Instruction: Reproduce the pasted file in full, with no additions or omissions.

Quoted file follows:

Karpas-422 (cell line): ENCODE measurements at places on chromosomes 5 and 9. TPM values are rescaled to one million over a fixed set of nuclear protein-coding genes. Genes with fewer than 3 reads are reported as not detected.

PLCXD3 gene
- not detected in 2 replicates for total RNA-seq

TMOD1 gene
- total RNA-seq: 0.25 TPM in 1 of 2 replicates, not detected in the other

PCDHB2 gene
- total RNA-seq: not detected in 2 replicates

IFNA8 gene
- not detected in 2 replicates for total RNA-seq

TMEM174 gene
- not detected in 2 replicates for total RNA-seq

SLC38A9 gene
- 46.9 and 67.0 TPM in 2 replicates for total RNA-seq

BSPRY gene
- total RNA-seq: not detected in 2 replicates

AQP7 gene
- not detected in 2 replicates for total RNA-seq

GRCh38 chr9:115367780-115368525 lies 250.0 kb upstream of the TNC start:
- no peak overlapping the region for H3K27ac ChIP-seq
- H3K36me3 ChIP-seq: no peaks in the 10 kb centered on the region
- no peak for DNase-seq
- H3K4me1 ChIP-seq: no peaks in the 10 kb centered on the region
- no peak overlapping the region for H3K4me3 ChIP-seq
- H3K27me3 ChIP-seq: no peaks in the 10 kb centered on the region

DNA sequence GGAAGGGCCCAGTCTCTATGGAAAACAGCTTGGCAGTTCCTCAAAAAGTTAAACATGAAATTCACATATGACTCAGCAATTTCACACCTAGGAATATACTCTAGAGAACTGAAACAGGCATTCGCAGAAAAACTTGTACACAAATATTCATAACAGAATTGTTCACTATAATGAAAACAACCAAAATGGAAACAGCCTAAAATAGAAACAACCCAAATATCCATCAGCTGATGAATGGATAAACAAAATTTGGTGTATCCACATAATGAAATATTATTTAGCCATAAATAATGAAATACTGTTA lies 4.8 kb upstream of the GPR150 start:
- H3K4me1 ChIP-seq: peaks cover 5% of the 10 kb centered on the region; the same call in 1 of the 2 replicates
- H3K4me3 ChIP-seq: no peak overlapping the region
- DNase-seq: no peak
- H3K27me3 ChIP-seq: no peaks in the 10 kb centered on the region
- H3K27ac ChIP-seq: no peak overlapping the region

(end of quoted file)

Karpas-422 (cell line): ENCODE measurements at places on chromosomes 5 and 9. TPM values are rescaled to one million over a fixed set of nuclear protein-coding genes. Genes with fewer than 3 reads are reported as not detected.

PLCXD3 gene
- not detected in 2 replicates for total RNA-seq

TMOD1 gene
- total RNA-seq: 0.25 TPM in 1 of 2 replicates, not detected in the other

PCDHB2 gene
- total RNA-seq: not detected in 2 replicates

IFNA8 gene
- not detected in 2 replicates for total RNA-seq

TMEM174 gene
- not detected in 2 replicates for total RNA-seq

SLC38A9 gene
- 46.9 and 67.0 TPM in 2 replicates for total RNA-seq

BSPRY gene
- total RNA-seq: not detected in 2 replicates

AQP7 gene
- not detected in 2 replicates for total RNA-seq

GRCh38 chr9:115367780-115368525 lies 250.0 kb upstream of the TNC start:
- no peak overlapping the region for H3K27ac ChIP-seq
- H3K36me3 ChIP-seq: no peaks in the 10 kb centered on the region
- no peak for DNase-seq
- H3K4me1 ChIP-seq: no peaks in the 10 kb centered on the region
- no peak overlapping the region for H3K4me3 ChIP-seq
- H3K27me3 ChIP-seq: no peaks in the 10 kb centered on the region

DNA sequence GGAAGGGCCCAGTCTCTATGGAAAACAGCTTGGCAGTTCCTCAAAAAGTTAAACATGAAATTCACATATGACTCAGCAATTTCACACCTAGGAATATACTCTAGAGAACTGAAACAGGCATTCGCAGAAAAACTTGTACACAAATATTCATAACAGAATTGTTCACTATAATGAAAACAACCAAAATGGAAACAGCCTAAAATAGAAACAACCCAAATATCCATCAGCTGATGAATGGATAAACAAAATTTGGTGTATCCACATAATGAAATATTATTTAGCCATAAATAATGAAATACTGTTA lies 4.8 kb upstream of the GPR150 start:
- H3K4me1 ChIP-seq: peaks cover 5% of the 10 kb centered on the region; the same call in 1 of the 2 replicates
- H3K4me3 ChIP-seq: no peak overlapping the region
- DNase-seq: no peak
- H3K27me3 ChIP-seq: no peaks in the 10 kb centered on the region
- H3K27ac ChIP-seq: no peak overlapping the region